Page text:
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Logan County Pioneers and their Treasures

August 10, 2010

Logan County pioneer Laurel Williams with Jack Annan

I was lucky to have the honor to help Jack Annan emcee the annual cowboy breakfast last week to kick off the fair. One of the best parts for me was to learn about a couple of Logan County pioneers, Rachel Schuppe and Laurel Williams, who were recognized for their contribution to Logan County over numerous decades.

I saw the common theme of resourcefulness from both families. Schuppe’s parents were German immigrants from Russia who eventually settled outside Proctor. Her dad had a job until they were able to buy a farm in 1922 and build a new home. Rachel still lives in this home today.

Logan County pioneer Rachel Schuppe with Andy Long

Growing up, the family had a very diversified agriculture operation, growing a variety of crops on 320 acres. They would buy 300 chicks every spring to raise, and they milked 24 cows by hand each day. A big family garden and canning operation provided fruits and vegetables.

They managed to move to America with nothing and eventually excel. Rachel’s son, Gordon, put it best when he said that they always found a way to get by. They did not ask for handouts or pity, even during the dust bowl of the 1930s.

Laurel Williams’ grandparents were German immigrants from Russia. They settled on a short quarter of land in 1894 that they bought for $1,000. It was not easy for the family. During the 1930s the dust bowl and bank panic resulted in the loss of their farm. The family did find another farm to rent, but when Laurel was 14, tragedy struck when her mother died of childbirth.

The family had just purchased another farm, so Laurel had to assume a lot of the household responsibilities. This still did not prevent her from graduating high school and going to college at what is now the University of Northern Colorado. She was majoring in elementary education and music, but during World War II there was a shortage of teachers, so she was granted an emergency teaching certificate. Laurel taught for 32 years and eventually retired in 1982 from Fleming Public Schools.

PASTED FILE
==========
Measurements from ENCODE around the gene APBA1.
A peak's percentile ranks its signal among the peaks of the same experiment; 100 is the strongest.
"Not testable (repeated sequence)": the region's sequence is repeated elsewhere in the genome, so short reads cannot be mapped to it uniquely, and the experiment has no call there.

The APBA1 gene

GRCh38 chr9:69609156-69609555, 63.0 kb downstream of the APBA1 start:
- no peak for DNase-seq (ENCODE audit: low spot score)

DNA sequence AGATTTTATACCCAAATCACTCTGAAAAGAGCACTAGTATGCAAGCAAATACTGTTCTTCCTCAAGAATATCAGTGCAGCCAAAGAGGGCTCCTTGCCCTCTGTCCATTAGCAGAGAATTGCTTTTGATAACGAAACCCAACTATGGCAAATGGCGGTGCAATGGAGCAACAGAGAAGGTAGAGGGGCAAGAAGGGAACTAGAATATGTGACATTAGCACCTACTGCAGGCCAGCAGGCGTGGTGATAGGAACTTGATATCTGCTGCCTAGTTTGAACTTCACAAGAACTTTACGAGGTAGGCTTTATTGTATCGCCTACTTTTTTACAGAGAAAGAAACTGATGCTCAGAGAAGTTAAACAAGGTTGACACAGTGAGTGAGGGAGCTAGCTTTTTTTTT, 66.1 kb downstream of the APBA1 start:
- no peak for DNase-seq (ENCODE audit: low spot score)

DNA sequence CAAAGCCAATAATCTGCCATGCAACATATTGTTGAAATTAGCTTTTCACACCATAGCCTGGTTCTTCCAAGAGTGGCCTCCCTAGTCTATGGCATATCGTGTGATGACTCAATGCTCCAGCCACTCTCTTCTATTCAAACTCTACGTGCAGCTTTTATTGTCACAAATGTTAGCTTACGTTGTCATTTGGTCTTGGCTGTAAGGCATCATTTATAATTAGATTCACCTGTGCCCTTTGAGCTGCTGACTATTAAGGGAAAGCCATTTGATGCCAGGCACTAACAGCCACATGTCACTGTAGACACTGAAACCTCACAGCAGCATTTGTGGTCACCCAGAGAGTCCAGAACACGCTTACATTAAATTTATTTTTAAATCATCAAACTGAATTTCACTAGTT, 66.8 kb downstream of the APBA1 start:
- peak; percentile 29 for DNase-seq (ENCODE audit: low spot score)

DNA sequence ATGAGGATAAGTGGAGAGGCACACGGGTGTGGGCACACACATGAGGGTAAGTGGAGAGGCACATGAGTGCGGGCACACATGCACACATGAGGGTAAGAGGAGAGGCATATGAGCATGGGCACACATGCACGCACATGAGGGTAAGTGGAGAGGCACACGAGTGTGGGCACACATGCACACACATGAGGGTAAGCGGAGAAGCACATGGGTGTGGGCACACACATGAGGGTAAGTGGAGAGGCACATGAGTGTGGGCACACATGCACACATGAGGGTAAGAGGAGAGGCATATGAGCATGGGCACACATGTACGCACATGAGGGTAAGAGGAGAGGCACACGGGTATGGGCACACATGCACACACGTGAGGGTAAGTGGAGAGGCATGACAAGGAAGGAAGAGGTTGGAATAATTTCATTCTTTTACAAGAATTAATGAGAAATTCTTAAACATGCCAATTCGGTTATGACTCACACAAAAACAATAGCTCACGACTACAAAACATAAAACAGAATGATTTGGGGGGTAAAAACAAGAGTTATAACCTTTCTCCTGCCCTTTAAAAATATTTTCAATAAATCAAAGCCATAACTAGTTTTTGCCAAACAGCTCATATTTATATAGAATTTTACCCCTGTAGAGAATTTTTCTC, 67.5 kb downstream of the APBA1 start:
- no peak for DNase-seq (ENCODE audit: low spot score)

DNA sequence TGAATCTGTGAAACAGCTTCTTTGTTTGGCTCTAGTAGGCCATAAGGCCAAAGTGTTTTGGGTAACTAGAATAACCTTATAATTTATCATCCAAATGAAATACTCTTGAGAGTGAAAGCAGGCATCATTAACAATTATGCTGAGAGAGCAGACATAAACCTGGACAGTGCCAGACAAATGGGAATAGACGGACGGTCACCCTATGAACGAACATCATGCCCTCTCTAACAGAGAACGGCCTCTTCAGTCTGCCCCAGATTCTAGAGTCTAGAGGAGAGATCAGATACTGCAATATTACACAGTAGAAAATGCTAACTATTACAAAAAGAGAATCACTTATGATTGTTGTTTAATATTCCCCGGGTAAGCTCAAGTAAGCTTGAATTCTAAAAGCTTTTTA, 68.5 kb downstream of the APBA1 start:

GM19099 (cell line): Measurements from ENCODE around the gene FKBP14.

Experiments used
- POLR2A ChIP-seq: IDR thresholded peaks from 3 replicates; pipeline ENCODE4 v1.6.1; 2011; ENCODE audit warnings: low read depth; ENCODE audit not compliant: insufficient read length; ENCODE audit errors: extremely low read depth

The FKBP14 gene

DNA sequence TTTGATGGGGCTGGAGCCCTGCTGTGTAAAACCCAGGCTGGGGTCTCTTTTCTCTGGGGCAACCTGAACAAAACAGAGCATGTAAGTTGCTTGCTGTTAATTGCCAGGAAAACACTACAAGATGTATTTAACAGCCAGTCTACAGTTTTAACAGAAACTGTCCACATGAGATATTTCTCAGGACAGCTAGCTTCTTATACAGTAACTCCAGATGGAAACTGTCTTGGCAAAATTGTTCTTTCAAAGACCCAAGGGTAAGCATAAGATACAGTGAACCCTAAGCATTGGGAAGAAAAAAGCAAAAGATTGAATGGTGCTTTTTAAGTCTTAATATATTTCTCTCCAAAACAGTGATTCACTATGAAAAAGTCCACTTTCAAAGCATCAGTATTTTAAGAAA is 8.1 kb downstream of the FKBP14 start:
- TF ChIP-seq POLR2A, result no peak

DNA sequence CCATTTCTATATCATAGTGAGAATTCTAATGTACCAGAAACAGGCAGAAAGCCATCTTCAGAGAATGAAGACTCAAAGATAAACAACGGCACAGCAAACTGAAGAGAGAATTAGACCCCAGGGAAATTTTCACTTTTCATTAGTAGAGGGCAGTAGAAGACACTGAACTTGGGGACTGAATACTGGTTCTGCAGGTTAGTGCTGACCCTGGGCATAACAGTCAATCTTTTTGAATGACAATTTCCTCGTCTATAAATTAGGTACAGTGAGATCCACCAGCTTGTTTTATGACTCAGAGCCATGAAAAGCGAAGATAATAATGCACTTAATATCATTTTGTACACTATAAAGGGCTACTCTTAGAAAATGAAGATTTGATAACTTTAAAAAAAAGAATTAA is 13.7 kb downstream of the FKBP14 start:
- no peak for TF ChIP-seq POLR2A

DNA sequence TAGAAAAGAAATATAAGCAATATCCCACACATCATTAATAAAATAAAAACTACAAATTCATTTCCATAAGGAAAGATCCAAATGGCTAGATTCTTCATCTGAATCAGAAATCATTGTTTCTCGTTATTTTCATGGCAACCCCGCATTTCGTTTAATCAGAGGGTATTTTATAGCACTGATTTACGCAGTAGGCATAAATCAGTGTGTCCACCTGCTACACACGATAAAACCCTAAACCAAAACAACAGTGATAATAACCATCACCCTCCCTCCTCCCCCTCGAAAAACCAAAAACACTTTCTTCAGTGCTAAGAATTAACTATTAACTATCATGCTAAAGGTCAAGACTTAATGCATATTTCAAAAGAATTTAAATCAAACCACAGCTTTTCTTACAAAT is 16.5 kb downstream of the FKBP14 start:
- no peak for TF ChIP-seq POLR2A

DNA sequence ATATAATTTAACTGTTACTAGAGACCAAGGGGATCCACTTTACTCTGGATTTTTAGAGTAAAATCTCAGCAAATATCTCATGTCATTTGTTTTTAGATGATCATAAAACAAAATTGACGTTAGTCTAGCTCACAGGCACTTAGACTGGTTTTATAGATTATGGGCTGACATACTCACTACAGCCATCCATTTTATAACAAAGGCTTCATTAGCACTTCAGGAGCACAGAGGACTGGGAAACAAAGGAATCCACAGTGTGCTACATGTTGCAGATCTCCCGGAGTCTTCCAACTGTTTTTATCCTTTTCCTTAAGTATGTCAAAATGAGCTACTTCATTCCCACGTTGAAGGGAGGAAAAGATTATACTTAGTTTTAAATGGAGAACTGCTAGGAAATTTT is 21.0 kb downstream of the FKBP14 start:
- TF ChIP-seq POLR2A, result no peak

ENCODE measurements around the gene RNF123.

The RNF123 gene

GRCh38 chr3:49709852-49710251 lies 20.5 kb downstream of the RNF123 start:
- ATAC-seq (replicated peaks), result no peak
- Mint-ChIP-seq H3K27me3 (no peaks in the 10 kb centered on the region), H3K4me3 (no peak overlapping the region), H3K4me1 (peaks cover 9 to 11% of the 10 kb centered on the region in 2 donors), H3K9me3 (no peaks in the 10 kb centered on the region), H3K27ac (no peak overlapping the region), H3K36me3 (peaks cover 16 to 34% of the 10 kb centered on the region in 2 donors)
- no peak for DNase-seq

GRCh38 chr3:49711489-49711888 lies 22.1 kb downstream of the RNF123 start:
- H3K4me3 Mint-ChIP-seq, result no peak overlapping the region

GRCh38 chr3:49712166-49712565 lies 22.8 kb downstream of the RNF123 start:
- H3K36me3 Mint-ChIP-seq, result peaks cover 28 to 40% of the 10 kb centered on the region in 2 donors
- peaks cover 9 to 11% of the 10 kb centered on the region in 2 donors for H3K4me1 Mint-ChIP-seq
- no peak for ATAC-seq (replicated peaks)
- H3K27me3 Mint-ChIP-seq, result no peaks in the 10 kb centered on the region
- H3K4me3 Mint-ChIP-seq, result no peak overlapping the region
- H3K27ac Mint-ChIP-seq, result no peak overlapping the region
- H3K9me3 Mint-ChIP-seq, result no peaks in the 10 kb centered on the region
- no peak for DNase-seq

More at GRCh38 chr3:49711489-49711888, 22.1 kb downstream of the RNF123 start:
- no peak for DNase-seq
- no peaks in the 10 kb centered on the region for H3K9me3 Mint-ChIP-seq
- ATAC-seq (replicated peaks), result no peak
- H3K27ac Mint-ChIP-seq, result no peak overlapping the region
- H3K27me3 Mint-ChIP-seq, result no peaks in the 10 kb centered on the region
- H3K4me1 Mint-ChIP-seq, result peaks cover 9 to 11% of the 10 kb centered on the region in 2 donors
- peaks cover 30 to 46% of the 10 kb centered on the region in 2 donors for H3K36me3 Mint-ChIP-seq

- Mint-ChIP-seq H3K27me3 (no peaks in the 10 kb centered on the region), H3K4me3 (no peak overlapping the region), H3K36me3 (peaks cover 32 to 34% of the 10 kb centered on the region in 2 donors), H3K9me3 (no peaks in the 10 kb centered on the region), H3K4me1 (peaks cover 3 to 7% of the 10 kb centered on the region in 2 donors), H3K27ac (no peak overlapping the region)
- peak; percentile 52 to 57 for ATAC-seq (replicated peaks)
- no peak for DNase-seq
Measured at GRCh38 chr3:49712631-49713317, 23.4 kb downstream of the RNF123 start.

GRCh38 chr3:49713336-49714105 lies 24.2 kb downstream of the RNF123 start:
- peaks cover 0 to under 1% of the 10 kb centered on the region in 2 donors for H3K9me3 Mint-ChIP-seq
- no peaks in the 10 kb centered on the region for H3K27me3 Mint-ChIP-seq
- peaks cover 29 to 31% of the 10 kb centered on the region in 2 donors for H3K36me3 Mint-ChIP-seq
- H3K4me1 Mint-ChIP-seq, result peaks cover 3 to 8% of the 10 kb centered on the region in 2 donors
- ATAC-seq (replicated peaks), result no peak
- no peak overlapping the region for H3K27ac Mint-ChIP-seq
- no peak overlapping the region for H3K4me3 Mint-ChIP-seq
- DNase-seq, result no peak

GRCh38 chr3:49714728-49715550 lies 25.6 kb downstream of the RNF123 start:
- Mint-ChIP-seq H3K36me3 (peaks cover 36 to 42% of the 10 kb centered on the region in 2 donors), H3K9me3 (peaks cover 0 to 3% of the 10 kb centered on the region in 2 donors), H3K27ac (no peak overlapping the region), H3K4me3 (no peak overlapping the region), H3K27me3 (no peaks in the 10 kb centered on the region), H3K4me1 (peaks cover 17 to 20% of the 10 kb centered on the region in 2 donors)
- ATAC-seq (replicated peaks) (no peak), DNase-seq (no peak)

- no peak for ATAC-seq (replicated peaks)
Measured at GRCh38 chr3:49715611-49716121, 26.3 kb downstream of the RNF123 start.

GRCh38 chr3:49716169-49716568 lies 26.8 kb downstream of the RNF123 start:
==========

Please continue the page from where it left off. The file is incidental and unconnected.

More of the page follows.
There are a couple of lessons we can learn from these brief biographies. First, use your resources wisely. The basic key to success in personal finance is to spend less than you make. If there are no ways to cut your expenses, can you make more?

Do you have extra time to work another job? Do you have an idea or side business that could make you money? Consider these things.

The second major lesson from these stories is to remember what is important. These families worked hard just to survive. It was amazing to see some of their children at the breakfast to celebrate the pioneer award with them. Together, they have 16 grandchildren and 12 great-grandchildren. Their treasure is not just the income they made, but the families for which they have been the bedrock.

After we have died, we do not live on through our accomplishments or belongings. We live on through our families and the memories and traditions we have made. It is easy to see that Laurel and Rachel’s influence will continue to live on through their families.

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